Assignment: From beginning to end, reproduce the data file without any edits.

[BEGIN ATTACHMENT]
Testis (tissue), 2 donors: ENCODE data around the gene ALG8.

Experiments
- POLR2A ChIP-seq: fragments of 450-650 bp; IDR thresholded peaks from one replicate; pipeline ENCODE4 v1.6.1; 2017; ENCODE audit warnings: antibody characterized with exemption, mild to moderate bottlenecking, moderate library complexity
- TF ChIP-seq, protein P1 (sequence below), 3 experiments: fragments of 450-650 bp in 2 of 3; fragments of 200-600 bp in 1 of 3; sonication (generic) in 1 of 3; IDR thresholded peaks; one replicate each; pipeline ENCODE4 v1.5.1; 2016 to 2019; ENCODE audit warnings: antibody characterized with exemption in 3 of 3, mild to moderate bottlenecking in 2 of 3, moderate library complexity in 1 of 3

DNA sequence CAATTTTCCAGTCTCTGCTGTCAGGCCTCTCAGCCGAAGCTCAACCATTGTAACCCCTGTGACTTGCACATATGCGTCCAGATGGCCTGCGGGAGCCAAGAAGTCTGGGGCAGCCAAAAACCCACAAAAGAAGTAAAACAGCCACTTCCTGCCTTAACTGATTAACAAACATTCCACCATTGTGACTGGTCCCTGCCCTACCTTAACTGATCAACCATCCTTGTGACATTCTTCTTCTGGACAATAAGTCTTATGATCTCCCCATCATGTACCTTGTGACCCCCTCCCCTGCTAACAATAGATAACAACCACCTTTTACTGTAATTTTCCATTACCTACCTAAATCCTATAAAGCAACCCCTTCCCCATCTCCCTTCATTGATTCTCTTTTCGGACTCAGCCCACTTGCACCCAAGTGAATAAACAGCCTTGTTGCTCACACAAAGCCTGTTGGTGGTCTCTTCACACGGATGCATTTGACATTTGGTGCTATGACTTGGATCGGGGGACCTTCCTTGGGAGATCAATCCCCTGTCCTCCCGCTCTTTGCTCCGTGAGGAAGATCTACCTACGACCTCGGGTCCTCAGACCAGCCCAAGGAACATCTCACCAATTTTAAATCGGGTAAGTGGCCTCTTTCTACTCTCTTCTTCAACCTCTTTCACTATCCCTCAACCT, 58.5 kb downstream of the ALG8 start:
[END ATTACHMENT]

Testis (tissue), 2 donors: ENCODE data around the gene ALG8.

Experiments
- POLR2A ChIP-seq: fragments of 450-650 bp; IDR thresholded peaks from one replicate; pipeline ENCODE4 v1.6.1; 2017; ENCODE audit warnings: antibody characterized with exemption, mild to moderate bottlenecking, moderate library complexity
- TF ChIP-seq, protein P1 (sequence below), 3 experiments: fragments of 450-650 bp in 2 of 3; fragments of 200-600 bp in 1 of 3; sonication (generic) in 1 of 3; IDR thresholded peaks; one replicate each; pipeline ENCODE4 v1.5.1; 2016 to 2019; ENCODE audit warnings: antibody characterized with exemption in 3 of 3, mild to moderate bottlenecking in 2 of 3, moderate library complexity in 1 of 3

DNA sequence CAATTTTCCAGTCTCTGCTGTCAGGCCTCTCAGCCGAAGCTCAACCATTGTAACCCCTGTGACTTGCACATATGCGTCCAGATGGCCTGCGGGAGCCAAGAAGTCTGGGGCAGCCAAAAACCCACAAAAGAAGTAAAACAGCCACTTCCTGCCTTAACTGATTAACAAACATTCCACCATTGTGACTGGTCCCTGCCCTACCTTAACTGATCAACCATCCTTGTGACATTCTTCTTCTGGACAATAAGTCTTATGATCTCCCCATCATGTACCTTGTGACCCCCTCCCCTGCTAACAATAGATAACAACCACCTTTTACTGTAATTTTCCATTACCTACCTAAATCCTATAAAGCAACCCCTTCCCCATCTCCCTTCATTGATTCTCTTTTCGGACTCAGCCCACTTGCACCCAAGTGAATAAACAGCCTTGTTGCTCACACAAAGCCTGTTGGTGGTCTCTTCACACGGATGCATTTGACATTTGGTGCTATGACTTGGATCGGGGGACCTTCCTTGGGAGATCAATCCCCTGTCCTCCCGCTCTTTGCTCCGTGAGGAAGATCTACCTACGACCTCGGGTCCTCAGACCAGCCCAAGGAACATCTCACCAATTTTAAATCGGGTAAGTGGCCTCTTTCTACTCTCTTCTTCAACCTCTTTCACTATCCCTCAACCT, 58.5 kb downstream of the ALG8 start: